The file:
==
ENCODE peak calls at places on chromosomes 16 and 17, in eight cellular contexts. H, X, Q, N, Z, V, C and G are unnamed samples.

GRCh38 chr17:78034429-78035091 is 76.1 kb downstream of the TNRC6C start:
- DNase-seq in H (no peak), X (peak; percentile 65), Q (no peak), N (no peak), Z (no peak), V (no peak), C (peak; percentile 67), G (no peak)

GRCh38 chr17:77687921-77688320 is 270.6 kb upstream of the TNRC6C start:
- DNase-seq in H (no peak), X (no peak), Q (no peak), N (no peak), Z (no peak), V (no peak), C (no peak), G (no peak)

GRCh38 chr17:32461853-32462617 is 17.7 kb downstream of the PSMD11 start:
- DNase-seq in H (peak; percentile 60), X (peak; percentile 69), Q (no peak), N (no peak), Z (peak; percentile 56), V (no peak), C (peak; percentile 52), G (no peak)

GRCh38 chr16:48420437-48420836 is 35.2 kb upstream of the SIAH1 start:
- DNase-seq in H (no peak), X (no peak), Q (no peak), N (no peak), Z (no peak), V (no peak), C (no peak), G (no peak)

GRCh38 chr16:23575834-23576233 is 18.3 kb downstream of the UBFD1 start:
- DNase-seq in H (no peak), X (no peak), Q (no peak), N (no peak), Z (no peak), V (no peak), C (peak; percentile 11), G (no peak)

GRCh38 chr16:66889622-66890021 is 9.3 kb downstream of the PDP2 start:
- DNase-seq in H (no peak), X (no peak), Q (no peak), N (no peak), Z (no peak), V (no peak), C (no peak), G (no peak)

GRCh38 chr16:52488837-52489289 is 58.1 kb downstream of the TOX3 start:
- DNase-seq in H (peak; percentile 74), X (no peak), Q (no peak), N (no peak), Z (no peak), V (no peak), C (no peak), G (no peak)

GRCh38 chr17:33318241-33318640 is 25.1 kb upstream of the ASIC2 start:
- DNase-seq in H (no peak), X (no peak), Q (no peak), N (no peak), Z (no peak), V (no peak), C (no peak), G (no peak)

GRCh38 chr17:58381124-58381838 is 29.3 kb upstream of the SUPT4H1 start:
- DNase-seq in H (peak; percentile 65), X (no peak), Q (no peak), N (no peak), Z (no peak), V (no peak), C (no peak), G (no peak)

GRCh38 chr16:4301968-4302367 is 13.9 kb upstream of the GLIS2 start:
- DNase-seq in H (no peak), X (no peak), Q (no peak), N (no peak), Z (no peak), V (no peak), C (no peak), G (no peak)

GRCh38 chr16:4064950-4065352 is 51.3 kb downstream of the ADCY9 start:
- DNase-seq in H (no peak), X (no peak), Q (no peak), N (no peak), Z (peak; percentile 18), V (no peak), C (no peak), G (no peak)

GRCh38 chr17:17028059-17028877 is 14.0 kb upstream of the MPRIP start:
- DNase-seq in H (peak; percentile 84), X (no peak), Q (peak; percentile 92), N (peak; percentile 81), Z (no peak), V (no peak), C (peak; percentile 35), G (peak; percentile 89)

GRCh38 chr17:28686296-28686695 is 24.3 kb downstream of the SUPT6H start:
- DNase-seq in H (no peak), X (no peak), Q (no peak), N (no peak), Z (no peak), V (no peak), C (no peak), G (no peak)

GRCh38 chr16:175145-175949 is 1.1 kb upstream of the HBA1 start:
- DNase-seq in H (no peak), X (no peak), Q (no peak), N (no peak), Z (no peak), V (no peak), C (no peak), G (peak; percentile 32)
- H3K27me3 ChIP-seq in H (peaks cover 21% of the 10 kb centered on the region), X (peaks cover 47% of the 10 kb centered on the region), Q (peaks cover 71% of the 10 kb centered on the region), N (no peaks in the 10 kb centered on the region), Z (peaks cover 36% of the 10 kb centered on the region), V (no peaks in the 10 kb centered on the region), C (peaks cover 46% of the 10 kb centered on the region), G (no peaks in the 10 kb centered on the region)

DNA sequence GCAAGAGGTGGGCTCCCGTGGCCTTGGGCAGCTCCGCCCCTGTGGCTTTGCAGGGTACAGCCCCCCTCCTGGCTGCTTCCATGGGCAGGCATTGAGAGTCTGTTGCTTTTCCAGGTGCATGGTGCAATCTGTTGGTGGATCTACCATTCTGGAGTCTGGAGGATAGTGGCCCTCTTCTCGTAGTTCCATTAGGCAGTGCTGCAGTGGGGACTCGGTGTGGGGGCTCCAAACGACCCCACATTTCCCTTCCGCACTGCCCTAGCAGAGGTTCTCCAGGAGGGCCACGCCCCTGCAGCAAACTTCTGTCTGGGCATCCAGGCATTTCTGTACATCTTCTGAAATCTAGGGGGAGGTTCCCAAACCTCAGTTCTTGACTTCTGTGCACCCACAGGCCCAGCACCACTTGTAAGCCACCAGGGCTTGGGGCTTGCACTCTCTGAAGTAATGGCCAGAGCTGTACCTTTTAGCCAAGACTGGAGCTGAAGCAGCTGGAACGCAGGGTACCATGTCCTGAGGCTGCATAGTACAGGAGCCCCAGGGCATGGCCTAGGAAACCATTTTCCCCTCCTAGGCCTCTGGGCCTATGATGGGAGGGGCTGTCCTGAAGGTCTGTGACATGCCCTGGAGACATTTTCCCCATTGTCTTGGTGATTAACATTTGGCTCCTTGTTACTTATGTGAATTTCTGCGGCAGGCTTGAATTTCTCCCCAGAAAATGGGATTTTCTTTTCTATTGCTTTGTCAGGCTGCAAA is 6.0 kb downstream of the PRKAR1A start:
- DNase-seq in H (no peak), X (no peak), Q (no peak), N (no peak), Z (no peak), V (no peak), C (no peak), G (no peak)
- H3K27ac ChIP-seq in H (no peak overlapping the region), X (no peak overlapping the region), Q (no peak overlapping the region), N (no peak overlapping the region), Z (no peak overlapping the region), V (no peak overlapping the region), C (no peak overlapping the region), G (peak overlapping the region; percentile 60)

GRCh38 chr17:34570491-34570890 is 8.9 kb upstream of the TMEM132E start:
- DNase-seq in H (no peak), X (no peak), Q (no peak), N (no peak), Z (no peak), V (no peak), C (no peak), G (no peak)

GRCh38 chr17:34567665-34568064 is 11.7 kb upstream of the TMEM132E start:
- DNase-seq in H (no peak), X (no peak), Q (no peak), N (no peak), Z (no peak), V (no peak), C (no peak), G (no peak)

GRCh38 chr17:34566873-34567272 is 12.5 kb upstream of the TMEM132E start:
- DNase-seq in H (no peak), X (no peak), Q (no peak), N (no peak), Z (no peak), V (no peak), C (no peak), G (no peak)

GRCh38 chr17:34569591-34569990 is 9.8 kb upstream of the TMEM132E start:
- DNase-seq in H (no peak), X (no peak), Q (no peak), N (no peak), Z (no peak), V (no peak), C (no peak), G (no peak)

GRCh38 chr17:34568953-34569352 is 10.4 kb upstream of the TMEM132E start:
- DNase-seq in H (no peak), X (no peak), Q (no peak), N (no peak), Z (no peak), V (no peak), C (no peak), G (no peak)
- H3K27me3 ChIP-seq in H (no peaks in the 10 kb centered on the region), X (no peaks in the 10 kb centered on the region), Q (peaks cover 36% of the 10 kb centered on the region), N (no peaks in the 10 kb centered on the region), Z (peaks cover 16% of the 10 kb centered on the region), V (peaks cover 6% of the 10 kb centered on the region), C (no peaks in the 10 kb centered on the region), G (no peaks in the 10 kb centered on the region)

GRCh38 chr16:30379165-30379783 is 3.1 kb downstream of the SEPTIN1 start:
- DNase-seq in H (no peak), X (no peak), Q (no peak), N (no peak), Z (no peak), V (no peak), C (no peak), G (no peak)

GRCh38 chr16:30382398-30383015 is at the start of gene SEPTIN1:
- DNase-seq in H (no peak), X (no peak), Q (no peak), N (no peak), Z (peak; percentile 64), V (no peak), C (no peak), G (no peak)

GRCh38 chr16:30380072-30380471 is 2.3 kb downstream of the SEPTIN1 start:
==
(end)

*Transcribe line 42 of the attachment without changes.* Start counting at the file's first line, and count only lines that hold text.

GRCh38 chr17:34568953-34569352 is 10.4 kb upstream of the TMEM132E start: